Watercress Line

Building Department have no stile

With the able assistance of our friends in PWay we took to site the various components for the kissing gate for the upside of the foot crossing at Northside Lane. We followed this up with a tooled up team to fit the fence panels and gate in position. We had to remove the original stile and one of the original concrete posts as that was in the way of the fence panel, but it was broken off at the top anyway and didn’t do anything for the old decrepit wooden stile at that point. The ground had been levelled previously so the whole gate structure could be installed on a flat area. A fair weather day was chosen for the erection as it is quite an exposed site and work commenced first with demolition and then construction. Holes were filled in where the stile and post were extracted and new holes dug to fit the new posts.

 

Everything fitted together well and we managed to get the construction part of the job completed within the day. We even had two ‘ ladies who walk with dogs’ come and be the first users and were very complimentary about the new facility. There is a bit of post- no pun intended- touch up painting to do and another original cast iron Stop Look and Listen sign to go up, which will be done in the next few weeks. We hope to get some large bags of ash to the site later to give the access on both sides a better surface, as the ground gets quite muddy on wet weather. There is a reasonable amount of foot traffic across the crossing, particularly during the summer months and the ground has sunk slightly and there is no grass cover left.

 

With the wet weather finally abating we have ordered the new shed for the excavated site alongside the path leading  to the picnic area at Alresford. We didn’t want to order it to early if we couldn’t get the shuttering for the base set up and the concrete base poured, as we didn’t want it just lying around. The weather over the last few weeks of February, March and into April played havoc with a proposed start date. We needed the exact size of the floor sections so we could create a base where the sides of the shed slightly overhang the base in order to allow rain to flow over the side and not pond underneath. This should prolong the life of the shed, especially the floor and support joists. Guttering and downpipes will be fitted to further disperse water from the roof into soak aways. After extensive research we located a shed that had a good specification as to wood thickness and strength and also within budget. We have some diamond patterned pavers in stock, left over from a previous job, and will use those together with granite setts to create a traditional look entrance area for the shed after construction.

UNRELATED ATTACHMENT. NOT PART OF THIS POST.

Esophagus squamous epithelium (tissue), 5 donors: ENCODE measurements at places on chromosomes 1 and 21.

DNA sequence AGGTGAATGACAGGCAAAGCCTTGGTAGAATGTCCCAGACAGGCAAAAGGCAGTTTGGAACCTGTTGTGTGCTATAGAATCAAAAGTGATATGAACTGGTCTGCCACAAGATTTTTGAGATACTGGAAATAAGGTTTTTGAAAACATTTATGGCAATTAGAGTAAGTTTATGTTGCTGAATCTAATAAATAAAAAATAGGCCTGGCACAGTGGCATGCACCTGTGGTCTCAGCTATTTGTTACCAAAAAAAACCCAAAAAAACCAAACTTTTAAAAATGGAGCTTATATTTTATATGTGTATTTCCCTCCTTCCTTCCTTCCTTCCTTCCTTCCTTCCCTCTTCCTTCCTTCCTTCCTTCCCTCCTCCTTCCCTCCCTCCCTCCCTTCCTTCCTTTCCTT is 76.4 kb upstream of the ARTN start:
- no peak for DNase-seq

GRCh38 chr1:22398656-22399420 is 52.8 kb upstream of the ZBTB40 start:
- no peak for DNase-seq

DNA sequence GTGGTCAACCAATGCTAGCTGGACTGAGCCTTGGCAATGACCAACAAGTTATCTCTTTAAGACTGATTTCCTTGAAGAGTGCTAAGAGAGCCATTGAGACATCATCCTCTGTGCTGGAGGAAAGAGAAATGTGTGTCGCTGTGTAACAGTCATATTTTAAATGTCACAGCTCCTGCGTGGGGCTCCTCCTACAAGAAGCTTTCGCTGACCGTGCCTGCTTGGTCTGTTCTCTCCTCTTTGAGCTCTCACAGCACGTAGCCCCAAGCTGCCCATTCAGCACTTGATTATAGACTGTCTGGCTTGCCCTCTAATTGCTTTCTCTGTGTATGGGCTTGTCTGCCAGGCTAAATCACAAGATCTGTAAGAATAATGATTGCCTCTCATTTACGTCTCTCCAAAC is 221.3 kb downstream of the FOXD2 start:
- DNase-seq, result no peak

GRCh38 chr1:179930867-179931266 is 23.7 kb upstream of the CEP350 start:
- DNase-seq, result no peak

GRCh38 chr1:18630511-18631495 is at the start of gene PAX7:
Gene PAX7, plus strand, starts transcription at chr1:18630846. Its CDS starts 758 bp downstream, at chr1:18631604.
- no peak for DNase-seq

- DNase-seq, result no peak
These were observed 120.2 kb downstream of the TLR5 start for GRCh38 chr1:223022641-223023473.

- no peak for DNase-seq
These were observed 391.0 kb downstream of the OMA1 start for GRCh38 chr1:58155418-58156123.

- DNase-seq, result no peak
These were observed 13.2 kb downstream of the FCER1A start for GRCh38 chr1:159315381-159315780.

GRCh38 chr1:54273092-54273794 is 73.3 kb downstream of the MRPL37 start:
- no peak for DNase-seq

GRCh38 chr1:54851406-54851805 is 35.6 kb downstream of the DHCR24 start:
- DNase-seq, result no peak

A small team visited Alresford and constructed the shuttering for the base and laid in a damp proof sheet, cut the reinforcing mesh to size and fitted that on the support castles to give it the correct spacing within the concrete. We will return shortly and carry out the concrete pour which will cure for a week before shed construction starts. Also at Alresford, another team completed the repair to the support columns on concrete lineside huts in the Belle siding, which now look in good shape to last for years to come.

 

At Ropley the saga of the setts continues as we swing across the platform to start on the other side of the area outside the Education Room. We have manged to make progress on this scheme in short bursts during the winter months when conditions were favourable- and sometimes even when the weren’t- but we should make faster progress on this side now as it will be tackled during summer months. Hopefully, we will be is a position to get the tarmac area in the centre laid later in the year to provide not only a smoother walking surface for visitors but also make this area look more part of the station proper. Also, at Ropley our woodworking team completed the replacement of the signalmans’ crossing walkway. The previous one had passed its sell by date and was a bit spongy to say the least. We have also been approached to extend this down the six foot for some distance to accommodate the signalman being able to better reach six carriage trains which pull up further in the up platform.

 

Busy busy as they say, but also fun with it all as humour abounds- when we get our breathe back that is.

 

Bob Brooks

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